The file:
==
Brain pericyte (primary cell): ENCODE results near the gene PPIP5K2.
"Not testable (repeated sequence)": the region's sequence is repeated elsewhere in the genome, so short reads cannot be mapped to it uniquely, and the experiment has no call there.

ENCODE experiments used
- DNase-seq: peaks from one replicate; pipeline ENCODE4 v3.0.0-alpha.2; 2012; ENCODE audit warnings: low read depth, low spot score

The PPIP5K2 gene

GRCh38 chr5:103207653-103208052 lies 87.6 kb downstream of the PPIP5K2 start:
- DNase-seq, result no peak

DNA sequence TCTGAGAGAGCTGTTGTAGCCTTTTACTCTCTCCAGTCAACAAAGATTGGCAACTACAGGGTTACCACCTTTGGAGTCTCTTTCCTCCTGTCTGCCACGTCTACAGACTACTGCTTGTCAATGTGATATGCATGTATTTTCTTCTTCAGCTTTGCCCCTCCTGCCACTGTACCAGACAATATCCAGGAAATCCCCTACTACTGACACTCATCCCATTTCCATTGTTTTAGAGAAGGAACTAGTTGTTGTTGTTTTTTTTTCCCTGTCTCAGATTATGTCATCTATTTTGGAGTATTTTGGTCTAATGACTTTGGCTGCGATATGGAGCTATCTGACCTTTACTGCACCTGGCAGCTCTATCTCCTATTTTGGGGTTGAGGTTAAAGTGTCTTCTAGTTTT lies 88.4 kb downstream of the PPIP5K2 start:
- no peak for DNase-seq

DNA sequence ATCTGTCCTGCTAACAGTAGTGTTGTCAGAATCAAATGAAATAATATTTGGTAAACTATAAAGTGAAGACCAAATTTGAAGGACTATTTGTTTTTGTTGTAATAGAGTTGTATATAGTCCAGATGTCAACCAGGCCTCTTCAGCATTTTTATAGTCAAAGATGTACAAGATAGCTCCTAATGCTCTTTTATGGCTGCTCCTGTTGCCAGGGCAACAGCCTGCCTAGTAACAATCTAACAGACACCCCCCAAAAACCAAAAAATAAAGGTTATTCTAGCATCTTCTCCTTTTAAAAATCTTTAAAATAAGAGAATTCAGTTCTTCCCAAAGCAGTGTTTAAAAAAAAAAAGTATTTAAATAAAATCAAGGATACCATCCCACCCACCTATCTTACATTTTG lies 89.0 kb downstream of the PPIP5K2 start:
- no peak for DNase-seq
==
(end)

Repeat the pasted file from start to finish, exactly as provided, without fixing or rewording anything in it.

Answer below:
Brain pericyte (primary cell): ENCODE results near the gene PPIP5K2.
"Not testable (repeated sequence)": the region's sequence is repeated elsewhere in the genome, so short reads cannot be mapped to it uniquely, and the experiment has no call there.

ENCODE experiments used
- DNase-seq: peaks from one replicate; pipeline ENCODE4 v3.0.0-alpha.2; 2012; ENCODE audit warnings: low read depth, low spot score

The PPIP5K2 gene

GRCh38 chr5:103207653-103208052 lies 87.6 kb downstream of the PPIP5K2 start:
- DNase-seq, result no peak

DNA sequence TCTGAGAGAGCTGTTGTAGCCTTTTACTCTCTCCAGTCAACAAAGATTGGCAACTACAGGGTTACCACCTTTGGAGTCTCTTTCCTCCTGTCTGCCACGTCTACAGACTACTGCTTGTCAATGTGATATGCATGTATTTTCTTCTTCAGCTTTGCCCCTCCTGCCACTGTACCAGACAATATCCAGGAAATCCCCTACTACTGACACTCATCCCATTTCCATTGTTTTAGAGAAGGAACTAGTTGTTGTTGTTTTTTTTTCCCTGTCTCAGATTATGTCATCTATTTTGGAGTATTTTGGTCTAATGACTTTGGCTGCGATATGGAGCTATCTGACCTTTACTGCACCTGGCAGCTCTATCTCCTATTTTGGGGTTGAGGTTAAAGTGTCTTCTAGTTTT lies 88.4 kb downstream of the PPIP5K2 start:
- no peak for DNase-seq

DNA sequence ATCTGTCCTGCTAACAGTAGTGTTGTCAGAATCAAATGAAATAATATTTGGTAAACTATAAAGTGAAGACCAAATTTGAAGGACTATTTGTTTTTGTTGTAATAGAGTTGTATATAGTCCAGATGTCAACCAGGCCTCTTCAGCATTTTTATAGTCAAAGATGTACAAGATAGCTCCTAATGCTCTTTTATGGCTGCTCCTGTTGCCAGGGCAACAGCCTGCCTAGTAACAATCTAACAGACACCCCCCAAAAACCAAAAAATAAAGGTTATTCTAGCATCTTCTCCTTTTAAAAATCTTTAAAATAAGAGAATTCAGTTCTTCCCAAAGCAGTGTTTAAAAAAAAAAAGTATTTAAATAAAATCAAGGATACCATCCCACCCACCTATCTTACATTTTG lies 89.0 kb downstream of the PPIP5K2 start:
- no peak for DNase-seq